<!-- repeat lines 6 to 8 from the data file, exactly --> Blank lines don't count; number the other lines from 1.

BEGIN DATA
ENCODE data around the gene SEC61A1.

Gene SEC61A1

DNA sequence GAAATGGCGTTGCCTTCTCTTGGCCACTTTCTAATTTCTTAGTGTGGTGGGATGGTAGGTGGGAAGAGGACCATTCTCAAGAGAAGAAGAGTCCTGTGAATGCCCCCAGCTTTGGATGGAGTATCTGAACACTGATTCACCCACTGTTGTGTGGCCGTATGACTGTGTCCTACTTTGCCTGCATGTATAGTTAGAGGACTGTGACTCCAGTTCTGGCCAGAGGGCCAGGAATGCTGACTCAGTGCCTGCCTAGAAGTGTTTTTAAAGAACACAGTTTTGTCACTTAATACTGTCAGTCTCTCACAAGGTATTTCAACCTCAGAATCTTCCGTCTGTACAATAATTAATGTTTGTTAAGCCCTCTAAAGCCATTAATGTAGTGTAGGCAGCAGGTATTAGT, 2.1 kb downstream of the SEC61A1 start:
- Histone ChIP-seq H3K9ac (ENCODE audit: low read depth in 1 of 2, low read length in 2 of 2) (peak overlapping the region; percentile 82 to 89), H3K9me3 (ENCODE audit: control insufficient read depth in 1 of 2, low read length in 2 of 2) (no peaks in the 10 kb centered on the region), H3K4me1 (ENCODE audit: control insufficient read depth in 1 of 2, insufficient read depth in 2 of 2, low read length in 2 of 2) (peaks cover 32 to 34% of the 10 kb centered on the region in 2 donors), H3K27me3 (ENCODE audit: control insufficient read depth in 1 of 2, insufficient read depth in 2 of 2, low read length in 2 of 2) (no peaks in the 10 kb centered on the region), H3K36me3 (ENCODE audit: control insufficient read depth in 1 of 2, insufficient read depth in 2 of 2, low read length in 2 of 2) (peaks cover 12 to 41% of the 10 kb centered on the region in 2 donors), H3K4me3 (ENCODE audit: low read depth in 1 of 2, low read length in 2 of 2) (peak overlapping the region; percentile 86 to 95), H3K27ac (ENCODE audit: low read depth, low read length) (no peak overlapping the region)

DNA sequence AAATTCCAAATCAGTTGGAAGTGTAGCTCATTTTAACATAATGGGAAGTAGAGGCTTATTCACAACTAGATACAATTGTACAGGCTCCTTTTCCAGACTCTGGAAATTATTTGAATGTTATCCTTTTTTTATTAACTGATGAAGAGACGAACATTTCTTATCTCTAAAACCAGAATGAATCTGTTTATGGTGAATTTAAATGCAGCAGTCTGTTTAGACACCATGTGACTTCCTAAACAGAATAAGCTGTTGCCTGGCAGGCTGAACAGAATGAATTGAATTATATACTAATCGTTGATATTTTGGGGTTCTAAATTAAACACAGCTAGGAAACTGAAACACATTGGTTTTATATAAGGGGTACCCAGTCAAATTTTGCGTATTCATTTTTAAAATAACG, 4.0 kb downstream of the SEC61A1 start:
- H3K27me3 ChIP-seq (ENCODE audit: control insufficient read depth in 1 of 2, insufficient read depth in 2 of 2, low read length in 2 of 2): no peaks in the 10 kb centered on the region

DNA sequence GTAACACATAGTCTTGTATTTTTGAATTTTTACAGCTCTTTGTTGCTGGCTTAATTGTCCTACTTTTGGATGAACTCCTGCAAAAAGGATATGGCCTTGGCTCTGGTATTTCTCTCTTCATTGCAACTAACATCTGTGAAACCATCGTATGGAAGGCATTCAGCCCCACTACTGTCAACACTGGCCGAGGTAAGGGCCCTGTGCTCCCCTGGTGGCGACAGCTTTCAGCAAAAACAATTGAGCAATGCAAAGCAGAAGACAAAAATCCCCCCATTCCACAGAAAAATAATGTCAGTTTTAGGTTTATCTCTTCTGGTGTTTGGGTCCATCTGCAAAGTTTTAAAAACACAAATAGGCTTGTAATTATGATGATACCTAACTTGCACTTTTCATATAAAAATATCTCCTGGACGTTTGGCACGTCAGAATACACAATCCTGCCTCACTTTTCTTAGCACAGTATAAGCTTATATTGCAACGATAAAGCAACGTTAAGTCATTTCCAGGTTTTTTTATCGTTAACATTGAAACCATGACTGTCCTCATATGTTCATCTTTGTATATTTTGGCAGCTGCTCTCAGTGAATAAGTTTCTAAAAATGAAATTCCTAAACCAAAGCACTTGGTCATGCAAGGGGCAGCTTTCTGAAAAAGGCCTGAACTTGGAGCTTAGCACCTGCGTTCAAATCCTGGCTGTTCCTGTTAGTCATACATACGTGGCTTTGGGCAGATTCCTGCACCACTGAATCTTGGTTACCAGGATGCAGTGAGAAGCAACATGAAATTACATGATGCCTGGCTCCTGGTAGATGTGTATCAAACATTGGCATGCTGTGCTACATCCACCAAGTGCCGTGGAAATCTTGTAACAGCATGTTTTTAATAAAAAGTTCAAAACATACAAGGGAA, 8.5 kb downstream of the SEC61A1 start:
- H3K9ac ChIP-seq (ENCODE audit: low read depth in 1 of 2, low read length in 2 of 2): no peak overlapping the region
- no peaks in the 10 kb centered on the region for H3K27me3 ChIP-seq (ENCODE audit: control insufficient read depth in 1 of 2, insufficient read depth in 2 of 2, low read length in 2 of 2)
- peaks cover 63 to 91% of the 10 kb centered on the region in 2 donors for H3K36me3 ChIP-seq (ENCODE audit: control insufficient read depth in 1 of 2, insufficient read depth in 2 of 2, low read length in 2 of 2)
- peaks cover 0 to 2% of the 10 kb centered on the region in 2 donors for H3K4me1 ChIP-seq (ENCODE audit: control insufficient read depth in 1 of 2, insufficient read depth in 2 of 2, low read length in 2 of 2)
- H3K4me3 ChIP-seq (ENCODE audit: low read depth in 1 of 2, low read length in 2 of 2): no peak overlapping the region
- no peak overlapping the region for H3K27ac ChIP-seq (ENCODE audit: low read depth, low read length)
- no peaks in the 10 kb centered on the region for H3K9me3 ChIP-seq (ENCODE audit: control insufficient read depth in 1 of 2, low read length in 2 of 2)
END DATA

- H3K27me3 ChIP-seq (ENCODE audit: control insufficient read depth in 1 of 2, insufficient read depth in 2 of 2, low read length in 2 of 2): no peaks in the 10 kb centered on the region

DNA sequence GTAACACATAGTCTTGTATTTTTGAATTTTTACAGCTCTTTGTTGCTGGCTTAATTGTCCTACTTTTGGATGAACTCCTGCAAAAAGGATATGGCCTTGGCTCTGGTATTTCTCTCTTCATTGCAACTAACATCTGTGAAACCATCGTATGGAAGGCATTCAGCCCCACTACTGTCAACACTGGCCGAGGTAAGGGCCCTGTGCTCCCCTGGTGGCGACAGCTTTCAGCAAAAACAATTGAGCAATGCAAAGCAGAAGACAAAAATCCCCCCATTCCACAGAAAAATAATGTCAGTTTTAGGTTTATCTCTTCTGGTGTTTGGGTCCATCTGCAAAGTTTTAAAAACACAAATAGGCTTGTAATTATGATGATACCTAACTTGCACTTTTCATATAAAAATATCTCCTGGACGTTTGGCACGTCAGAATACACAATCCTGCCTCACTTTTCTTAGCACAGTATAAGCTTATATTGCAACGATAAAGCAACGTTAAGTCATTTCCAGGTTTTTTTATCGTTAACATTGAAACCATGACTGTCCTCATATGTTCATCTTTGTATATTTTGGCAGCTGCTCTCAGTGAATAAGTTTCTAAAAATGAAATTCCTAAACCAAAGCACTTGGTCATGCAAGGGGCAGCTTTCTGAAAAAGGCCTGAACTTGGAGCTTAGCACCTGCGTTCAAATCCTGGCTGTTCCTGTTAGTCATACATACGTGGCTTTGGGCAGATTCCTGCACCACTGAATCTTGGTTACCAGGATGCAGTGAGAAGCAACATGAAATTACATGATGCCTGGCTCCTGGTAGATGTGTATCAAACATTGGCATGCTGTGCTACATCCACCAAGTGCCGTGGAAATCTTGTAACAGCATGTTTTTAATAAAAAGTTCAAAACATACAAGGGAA, 8.5 kb downstream of the SEC61A1 start:
- H3K9ac ChIP-seq (ENCODE audit: low read depth in 1 of 2, low read length in 2 of 2): no peak overlapping the region